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I'm a single Mormon Democrat, an NPR & BBC news junkie, a dog lover, opera buff, bookavore, migraineur, knows just enough about technology to be a danger to myself, fan of James Bond and Godzilla. 

Micah 6:8; D&C 11:20 

"do justly, walk humbly, judge righteously."

Monday, November 19, 2012

Book Review: Frankenstein by Mary Shelley

O, my fevered mind... well almost! The thoughts that come to you while listening to Mary Shelley's Frankenstein courtesy of Blackstone Audio and via my local library's Overdrive site. This book was excellently narrated by Simon TemplemanAnthony Heald, and Stefan Rudnicki.

What thoughts? Firstly, the ambivalent nature of the creature. It seems to me that he did not have to be as he ended up. At any point in the narrative, it could have turned up differently. In many ways, he was more human than his Creator. I am sure I am not the first to notice the analogies with religion in this novel. Was Mary Shelley conflicted in her own faith? I am sure I could find writing to say she was. (After all, she was living in sin for years. She probably had her own issues with the faith of the time.)

Victor created this creature and then abandoned it. It disgusted him and rather than taking the responsibility and destroy the creature, he turned his back. I suppose you could say that God turned His back on us when He ejected us from the Garden of Eden. (Though I don't really think that's true. God has always kept in contact with us. And wants us to return to Him.) Victor just wanted the Creature to be gone. 

The Creature, you end up feeling sorry for. He could've been different at any point. What if Victor had been there through his "childhood" and education? What if mankind hadn't been repelled by him? What if Victor had created the female and let him go?

Also, while our own (and Victor's) Creator takes responsibility for us, Victor never really does. He never allows any blame for the Creature's actions or even its Creation. He seems to believe that the Creation was a good thing. That it was just the extent of Man's intelligence and desire for more knowledge. Somehow ethics doesn't come into it. In the end, he doesn't seem to think his actions affect his soul or where he goes after death. 

The denouement of the novel occurs between September 9-12. This got me thinking of Al Qaeda. After all, in a way, they are our government's Frankenstein Monster. We funded them, we armed them, and then turned our backs. They became bitter and wanted revenge against us. They attacked us. Is there a relevance? Or do I just think this way because of the date. Who knows?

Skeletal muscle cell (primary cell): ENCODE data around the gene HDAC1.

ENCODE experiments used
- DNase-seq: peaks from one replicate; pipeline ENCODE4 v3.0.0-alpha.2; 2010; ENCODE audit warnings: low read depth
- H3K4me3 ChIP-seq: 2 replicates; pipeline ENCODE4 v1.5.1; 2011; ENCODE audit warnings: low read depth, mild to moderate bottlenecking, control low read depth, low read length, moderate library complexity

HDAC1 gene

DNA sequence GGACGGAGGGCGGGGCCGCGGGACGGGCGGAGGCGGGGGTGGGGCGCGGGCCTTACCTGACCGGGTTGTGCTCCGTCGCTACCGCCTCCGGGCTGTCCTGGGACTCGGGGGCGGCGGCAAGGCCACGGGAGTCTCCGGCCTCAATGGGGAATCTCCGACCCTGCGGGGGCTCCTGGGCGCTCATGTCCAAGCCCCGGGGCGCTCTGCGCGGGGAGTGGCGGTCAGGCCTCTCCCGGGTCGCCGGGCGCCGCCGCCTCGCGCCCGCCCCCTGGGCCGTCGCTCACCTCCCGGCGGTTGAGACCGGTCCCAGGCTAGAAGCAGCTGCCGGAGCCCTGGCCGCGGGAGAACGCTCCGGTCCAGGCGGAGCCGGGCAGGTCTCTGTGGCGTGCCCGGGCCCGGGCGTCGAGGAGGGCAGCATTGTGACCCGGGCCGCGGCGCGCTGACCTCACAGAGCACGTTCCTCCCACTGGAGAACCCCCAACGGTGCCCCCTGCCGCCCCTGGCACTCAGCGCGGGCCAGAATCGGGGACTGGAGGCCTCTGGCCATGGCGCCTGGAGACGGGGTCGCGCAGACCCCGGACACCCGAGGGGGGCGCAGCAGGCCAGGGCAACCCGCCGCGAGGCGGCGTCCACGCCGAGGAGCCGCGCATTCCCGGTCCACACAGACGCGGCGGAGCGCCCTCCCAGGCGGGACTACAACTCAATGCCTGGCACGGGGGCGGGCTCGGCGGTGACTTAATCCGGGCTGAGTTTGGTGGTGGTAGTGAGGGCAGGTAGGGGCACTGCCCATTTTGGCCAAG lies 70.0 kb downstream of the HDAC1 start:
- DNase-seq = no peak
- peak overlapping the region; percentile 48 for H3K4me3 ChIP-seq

An additional comment: it had been a while since I read the actual book so I guess I forgot the actual ending, which had been replaced by the ending in the Kenneth Branagh production of Frankenstein. Sad, but true.

I am going to give this 4 stars on Good Reads - I loved the beauty of the language and the very Gothic feel. Oh, for the days, that people wrote letters as long as this. Or even diary entries this vivid and exacting. Sadly, I do not keep a diary. I wish I did. But, I can barely write a blog posting with regularity.

(This book was the October read for the Classic Science Fiction Book Club)


  1. Interesting, Kirsten. But do you think that Frankenstein had the right to kill the creature, just because he'd created it?

    People create children every day, but you're not allowed to kill your own creation. A person has rights. (True, when you become a person is debatable, so maybe you don't think the creature was a person at first?)

    I don't know if you believe in a literal Garden of Eden (if not, admittedly, nothing in Christian doctrine makes any sense), but would a supernatural creator have the right to kill people, either? Why?

    Certainly, abandoning the creature, without taking any responsibility for its fumbling attempts to make sense of the world, was wrong. But killing the creature wouldn't have been any more moral, would it? The only right thing to do would have been to supervise it and teach it.

    I do think you're right about the parallels with Christianity. I'm sure that was deliberate, though I'm not sure of her point. Unfortunately, I couldn't stay interested long enough to finish the book (ironic, given my avatar, huh?). Frankenstein was just too unappealing a character for me.

    But your review does a good job in showing why the story has lasted. It gives us a lot to think about, doesn't it?

    PS. I don't think the U.S. government created the Al Qaeda monster. Religion did that.

    1. Thanks for your comment! Our supernatural Creator to answer one of your comments did kill people (i.e., the Flood, Sodom & Gomorrah).

      As to whether Victor Frankenstein had the "right", I think he would've been obligated to in some sense. He was obligated to make sure that his creation was no threat to society at large.

      PS - In one sense we did create Al Qaeda. They did not exist before we supported the uprising in Afghanistan against the Soviet Union. After we just left them, they rose up out of that.

      It can be argued that most Islamic fundamentalists would not have become as powerful if not for our actions in the Middle East. But that is for another posting.

      Thank you again.